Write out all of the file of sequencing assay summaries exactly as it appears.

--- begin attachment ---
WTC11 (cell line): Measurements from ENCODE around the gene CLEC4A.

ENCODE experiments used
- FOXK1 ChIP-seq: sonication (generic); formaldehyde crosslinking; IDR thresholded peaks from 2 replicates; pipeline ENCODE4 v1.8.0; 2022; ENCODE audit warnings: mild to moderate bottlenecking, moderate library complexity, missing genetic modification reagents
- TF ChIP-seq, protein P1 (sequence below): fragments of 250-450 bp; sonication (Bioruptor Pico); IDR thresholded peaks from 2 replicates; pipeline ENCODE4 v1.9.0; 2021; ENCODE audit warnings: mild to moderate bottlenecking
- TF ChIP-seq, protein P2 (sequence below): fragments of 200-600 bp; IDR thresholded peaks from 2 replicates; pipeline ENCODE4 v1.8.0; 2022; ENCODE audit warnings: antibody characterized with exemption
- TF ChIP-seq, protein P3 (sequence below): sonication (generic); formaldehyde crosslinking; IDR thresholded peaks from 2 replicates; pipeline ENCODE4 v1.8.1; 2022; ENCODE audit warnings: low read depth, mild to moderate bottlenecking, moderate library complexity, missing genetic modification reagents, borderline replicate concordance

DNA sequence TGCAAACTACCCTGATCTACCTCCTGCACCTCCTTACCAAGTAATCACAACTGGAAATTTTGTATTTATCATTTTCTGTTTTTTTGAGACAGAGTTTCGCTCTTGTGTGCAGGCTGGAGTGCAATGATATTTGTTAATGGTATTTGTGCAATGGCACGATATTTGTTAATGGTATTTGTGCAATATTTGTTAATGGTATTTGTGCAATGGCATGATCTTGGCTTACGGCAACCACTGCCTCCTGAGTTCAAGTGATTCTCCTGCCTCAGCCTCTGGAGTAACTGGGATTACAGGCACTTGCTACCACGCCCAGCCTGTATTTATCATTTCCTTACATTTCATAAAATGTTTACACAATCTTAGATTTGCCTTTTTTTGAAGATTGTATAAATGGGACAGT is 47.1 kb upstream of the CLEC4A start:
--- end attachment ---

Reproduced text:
WTC11 (cell line): Measurements from ENCODE around the gene CLEC4A.

ENCODE experiments used
- FOXK1 ChIP-seq: sonication (generic); formaldehyde crosslinking; IDR thresholded peaks from 2 replicates; pipeline ENCODE4 v1.8.0; 2022; ENCODE audit warnings: mild to moderate bottlenecking, moderate library complexity, missing genetic modification reagents
- TF ChIP-seq, protein P1 (sequence below): fragments of 250-450 bp; sonication (Bioruptor Pico); IDR thresholded peaks from 2 replicates; pipeline ENCODE4 v1.9.0; 2021; ENCODE audit warnings: mild to moderate bottlenecking
- TF ChIP-seq, protein P2 (sequence below): fragments of 200-600 bp; IDR thresholded peaks from 2 replicates; pipeline ENCODE4 v1.8.0; 2022; ENCODE audit warnings: antibody characterized with exemption
- TF ChIP-seq, protein P3 (sequence below): sonication (generic); formaldehyde crosslinking; IDR thresholded peaks from 2 replicates; pipeline ENCODE4 v1.8.1; 2022; ENCODE audit warnings: low read depth, mild to moderate bottlenecking, moderate library complexity, missing genetic modification reagents, borderline replicate concordance

DNA sequence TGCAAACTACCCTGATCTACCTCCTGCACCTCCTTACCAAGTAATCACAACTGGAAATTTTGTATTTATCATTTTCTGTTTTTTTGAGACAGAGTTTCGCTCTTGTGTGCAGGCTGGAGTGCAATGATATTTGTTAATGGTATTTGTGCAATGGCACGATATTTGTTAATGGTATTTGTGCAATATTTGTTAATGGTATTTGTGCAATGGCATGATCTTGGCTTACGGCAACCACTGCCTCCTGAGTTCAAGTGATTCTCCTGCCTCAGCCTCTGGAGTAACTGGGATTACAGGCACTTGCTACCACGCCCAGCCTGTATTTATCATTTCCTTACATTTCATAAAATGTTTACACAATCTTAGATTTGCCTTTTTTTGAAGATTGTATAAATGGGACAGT is 47.1 kb upstream of the CLEC4A start: